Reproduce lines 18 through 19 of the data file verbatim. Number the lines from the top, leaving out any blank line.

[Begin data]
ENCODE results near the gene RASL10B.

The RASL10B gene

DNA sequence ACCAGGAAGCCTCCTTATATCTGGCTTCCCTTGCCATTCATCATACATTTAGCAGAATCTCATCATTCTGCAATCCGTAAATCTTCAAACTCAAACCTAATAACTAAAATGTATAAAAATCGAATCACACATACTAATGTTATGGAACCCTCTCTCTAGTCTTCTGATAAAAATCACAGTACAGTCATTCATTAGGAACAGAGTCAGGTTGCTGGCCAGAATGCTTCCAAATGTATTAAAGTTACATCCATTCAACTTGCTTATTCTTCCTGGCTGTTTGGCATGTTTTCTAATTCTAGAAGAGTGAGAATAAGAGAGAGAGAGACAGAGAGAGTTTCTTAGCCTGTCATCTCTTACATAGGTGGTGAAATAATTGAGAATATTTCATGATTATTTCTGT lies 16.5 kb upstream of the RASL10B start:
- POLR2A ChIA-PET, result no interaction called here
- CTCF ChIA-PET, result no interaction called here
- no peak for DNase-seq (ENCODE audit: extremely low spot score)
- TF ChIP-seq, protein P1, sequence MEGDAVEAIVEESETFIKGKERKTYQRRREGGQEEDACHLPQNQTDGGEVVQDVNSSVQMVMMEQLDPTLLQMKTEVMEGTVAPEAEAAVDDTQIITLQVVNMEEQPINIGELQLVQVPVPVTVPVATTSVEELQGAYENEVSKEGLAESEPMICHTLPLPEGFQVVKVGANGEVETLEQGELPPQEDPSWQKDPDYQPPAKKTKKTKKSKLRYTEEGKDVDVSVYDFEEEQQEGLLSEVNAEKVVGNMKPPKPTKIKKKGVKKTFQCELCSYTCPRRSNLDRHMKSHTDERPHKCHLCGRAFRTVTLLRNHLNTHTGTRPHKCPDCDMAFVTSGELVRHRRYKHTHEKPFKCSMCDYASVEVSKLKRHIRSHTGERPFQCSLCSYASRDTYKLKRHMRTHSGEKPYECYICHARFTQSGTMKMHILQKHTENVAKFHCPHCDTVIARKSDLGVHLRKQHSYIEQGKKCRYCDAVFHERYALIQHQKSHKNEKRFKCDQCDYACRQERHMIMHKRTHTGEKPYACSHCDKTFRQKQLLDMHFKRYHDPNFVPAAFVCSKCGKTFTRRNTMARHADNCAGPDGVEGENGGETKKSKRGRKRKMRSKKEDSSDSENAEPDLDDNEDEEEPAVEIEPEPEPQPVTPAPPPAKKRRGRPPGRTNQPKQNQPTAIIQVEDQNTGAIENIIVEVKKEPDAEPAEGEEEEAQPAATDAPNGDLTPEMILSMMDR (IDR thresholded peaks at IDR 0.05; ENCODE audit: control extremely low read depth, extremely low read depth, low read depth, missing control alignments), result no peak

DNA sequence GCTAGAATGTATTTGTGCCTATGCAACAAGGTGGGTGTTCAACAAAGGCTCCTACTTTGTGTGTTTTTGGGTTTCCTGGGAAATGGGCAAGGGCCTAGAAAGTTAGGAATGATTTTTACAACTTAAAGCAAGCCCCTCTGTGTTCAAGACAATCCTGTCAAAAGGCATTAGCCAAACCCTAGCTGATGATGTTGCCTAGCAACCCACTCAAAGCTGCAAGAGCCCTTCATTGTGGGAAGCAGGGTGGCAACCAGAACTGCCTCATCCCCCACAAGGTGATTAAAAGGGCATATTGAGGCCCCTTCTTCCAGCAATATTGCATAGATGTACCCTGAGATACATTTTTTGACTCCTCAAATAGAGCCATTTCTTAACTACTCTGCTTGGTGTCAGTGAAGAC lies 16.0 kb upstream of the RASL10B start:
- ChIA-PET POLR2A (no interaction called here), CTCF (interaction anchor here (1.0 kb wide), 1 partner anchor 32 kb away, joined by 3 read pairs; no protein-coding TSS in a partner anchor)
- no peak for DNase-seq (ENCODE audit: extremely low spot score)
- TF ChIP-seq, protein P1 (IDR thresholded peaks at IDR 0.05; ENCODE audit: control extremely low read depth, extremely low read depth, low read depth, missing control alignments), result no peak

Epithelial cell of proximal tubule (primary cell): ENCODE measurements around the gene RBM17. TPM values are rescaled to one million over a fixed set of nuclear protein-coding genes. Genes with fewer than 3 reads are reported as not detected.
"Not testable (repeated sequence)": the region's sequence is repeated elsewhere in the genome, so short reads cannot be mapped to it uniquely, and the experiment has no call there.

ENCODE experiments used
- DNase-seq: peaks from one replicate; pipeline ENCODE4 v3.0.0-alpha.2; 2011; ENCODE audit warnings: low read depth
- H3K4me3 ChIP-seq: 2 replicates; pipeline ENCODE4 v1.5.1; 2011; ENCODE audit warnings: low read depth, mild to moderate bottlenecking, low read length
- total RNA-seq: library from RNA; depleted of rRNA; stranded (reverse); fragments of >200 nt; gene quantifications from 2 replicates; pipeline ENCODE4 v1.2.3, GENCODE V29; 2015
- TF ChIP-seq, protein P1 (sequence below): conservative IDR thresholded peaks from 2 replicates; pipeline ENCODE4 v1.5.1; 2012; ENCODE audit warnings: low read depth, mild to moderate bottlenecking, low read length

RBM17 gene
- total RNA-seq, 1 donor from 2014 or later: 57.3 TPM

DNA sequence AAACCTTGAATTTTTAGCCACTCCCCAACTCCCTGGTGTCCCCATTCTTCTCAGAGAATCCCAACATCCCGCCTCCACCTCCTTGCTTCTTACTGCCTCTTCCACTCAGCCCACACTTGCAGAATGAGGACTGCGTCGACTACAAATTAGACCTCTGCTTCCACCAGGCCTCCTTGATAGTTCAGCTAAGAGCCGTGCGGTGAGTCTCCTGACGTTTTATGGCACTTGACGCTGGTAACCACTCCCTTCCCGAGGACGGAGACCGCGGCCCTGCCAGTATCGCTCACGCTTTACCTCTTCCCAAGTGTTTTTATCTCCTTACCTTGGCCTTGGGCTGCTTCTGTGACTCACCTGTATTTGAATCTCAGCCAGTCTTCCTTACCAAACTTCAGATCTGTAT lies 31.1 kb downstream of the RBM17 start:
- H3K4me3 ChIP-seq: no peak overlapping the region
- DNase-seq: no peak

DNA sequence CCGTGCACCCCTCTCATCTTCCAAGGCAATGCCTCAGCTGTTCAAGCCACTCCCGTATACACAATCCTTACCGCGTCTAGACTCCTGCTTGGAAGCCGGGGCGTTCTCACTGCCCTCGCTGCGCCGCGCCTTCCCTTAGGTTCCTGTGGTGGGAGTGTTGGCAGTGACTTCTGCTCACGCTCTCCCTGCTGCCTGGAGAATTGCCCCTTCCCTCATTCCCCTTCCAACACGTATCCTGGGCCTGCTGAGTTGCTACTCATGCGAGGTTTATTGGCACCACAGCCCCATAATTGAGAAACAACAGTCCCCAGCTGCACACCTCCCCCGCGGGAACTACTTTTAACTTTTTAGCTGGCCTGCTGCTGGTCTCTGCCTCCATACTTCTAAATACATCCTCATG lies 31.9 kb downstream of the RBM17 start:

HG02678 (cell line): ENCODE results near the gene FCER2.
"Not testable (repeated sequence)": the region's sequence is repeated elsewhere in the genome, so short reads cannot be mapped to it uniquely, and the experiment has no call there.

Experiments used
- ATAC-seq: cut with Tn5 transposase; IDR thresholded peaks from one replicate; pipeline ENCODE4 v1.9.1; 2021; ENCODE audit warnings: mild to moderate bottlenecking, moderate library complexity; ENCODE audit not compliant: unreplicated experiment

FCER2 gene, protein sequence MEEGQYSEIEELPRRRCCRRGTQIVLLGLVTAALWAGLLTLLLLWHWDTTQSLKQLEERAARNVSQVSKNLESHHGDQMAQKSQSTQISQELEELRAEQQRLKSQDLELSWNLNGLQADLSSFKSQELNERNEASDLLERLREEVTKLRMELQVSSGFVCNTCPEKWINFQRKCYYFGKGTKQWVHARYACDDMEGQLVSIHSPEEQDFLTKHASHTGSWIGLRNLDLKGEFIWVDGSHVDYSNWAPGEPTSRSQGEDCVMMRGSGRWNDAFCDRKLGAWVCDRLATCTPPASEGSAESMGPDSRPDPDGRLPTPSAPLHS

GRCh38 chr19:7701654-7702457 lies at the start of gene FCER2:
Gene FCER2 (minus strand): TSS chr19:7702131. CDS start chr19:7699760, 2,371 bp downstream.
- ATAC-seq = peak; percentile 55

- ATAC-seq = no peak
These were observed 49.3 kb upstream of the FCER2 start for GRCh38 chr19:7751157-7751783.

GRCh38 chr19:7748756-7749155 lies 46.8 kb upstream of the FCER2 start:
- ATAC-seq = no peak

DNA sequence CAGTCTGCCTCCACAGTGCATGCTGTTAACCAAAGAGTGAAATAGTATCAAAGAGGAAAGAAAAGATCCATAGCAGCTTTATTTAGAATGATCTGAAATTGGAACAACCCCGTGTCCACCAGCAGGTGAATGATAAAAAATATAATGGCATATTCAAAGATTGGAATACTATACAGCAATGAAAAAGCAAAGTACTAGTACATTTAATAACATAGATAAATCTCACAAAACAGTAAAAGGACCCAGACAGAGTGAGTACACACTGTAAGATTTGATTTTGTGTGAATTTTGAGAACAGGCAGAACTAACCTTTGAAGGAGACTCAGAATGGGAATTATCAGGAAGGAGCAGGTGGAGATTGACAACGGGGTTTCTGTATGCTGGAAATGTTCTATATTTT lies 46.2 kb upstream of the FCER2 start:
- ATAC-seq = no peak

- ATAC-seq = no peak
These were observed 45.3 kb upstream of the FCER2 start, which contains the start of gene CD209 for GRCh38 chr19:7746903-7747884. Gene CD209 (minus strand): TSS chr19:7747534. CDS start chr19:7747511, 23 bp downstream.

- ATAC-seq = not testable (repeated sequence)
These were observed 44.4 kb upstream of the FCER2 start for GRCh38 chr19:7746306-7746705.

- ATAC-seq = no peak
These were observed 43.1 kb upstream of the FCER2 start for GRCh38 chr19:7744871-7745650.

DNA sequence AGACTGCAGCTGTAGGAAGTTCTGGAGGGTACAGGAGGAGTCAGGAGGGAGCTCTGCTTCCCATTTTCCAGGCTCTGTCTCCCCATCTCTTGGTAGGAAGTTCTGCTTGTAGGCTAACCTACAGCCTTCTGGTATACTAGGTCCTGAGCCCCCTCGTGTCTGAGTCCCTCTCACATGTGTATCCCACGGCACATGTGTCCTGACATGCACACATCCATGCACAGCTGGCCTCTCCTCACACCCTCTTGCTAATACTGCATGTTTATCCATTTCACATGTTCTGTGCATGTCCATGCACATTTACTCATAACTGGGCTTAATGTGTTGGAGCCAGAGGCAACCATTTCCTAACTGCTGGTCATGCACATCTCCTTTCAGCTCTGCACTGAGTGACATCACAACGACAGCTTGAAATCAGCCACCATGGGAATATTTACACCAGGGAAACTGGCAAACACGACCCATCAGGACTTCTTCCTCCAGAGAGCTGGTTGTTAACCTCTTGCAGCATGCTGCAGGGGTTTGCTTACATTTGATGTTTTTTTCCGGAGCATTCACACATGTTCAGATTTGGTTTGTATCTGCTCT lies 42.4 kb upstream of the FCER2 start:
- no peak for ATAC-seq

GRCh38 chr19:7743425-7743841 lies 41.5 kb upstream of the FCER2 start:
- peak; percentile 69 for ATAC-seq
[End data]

- TF ChIP-seq, protein P1 (sequence below): conservative IDR thresholded peaks from 2 replicates; pipeline ENCODE4 v1.5.1; 2012; ENCODE audit warnings: low read depth, mild to moderate bottlenecking, low read length

RBM17 gene